Fri 23 Oct, 2015 11:12 pm
When I was still a student, we had to write essays, and the teacher one day said to us:
-I'm waiving the Third Reich task for the week after next.
Does it make sense? Does it mean 1. because we have something else to do the week after next, so you don't have to do this task, or 2. you don't have to do it this week, but you have to do it the week after next?
Other than that a project which was scheduled for the week after next is being waived, that sentence doesn't really tell us anything. Either case that you advanced could explain it. "Waive" is usually used (but not exclusively) to mean that a requirement is being dispensed with altogether. The thing which makes it ambiguous is the mention of a time factor. If it simply said that the requirement were being waived, with no mention of a schedule, i would assume that the requirement were gone.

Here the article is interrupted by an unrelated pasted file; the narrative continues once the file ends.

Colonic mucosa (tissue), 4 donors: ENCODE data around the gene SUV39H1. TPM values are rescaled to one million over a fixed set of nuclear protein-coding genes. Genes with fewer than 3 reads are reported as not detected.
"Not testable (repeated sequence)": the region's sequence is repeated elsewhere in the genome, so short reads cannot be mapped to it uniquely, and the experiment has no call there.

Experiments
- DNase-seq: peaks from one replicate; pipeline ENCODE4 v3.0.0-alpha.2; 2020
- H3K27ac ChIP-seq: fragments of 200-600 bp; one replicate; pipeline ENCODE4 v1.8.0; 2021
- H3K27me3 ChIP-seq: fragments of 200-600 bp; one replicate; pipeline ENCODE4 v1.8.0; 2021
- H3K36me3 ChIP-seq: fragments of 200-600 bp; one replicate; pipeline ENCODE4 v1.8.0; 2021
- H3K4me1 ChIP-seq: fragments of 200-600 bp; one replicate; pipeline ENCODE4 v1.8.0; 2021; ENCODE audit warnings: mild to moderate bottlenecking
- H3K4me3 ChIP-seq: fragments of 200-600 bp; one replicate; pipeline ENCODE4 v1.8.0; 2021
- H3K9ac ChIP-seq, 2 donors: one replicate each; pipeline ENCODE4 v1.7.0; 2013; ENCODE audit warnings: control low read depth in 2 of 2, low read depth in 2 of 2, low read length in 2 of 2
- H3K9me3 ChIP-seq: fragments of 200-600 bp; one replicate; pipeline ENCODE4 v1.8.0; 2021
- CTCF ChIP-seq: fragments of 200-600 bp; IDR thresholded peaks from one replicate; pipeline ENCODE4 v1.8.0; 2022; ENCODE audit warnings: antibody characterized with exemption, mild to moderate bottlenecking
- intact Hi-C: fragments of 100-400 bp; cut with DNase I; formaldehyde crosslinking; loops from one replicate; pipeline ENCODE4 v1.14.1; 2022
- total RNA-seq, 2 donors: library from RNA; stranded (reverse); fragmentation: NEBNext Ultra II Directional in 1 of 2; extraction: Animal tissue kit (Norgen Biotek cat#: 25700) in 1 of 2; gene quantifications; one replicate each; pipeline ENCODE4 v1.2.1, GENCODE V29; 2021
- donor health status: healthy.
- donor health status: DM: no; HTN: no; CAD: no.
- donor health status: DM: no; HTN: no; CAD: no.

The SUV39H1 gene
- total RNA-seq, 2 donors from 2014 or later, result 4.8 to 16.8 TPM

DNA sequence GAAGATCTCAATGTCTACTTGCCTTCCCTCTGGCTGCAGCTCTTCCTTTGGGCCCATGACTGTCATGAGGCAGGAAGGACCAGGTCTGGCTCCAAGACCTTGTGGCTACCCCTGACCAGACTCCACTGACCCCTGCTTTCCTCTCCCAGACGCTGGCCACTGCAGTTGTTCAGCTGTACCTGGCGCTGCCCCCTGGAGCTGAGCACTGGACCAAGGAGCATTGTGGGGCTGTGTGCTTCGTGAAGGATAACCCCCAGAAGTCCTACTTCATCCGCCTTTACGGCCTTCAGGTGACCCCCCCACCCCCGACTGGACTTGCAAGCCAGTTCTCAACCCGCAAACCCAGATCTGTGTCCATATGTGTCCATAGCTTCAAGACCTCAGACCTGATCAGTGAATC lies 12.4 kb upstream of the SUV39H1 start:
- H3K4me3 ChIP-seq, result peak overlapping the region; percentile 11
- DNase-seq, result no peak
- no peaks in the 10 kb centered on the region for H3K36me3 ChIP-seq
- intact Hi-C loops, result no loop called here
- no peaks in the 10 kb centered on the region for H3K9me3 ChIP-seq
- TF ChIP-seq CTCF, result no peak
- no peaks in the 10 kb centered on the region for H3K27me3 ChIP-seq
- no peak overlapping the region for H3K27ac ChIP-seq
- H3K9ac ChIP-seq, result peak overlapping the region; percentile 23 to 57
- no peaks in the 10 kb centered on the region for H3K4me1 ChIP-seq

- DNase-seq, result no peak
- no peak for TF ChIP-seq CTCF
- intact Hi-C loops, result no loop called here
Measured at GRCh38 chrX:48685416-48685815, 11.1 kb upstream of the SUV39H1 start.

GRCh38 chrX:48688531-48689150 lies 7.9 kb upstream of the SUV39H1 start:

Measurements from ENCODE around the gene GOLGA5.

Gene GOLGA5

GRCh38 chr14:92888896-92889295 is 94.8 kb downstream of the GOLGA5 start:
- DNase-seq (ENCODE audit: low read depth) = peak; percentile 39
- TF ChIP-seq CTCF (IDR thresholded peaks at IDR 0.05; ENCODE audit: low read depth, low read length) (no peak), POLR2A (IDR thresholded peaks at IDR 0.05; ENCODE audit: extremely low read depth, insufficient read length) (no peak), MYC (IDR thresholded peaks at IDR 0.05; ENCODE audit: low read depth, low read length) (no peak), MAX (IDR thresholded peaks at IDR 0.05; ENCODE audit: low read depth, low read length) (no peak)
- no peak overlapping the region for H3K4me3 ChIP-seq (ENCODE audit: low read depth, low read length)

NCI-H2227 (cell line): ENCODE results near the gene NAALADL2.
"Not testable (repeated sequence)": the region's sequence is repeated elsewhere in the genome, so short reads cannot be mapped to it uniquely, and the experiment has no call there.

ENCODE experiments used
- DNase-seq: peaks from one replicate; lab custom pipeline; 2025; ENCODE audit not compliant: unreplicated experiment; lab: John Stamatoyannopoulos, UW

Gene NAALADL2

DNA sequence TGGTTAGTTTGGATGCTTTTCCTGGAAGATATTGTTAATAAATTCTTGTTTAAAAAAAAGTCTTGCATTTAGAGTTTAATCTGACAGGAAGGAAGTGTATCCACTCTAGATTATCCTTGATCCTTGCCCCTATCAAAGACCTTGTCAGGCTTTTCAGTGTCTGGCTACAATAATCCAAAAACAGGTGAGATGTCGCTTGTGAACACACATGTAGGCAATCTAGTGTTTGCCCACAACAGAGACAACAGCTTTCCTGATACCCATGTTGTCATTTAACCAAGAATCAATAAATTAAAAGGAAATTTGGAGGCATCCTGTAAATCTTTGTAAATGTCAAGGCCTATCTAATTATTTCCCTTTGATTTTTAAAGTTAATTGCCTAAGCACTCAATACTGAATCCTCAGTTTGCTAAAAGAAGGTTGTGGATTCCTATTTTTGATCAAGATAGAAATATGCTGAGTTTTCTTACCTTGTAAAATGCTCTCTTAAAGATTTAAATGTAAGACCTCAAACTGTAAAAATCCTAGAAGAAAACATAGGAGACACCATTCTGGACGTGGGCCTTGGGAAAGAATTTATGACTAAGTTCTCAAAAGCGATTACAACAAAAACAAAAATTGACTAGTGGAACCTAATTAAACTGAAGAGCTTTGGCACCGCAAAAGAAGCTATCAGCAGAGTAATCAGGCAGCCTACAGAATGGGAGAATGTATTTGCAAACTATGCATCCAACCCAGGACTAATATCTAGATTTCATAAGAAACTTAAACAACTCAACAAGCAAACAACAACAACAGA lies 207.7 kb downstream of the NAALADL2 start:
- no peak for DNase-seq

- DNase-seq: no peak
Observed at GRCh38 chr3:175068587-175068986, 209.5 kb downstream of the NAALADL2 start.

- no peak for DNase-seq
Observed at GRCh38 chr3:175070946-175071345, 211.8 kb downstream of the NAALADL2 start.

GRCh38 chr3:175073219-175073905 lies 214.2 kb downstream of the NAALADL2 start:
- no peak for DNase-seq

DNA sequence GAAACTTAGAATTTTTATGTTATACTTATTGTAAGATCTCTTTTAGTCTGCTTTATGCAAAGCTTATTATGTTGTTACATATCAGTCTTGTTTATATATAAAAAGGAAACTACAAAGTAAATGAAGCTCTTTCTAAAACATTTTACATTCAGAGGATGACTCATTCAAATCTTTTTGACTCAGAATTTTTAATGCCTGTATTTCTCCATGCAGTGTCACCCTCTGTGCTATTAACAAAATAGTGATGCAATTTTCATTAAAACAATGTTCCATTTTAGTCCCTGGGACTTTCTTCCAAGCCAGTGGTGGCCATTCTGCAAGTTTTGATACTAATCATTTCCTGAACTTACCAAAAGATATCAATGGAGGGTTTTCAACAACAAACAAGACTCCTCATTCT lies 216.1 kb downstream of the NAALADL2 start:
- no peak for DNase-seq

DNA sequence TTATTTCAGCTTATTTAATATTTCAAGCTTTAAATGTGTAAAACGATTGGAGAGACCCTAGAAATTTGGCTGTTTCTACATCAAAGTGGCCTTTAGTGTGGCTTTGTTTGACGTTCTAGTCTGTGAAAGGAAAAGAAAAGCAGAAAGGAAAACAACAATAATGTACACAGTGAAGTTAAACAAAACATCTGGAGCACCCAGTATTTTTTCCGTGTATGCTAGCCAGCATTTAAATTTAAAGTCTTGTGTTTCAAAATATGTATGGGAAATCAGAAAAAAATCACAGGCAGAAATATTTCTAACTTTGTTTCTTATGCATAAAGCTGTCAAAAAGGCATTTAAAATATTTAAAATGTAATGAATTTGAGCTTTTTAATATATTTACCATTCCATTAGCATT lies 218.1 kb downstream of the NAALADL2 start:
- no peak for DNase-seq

The teacher might have meant
"I'm waiving the Third Reich task (the one for the week after next)."
or he/she might have meant
"I'm postponing the deadline for the Third Reich task from the week after next (to sometime later).
From what you quote it is not clear what is meant, and we don't know if the teacher knew the correct meaning of "waive" (quite a number of native speakers don't). Surely the context or later events would have made it clear. (Did you ever have to complete the Third Reich task?)
Excellent answers. Thank you.```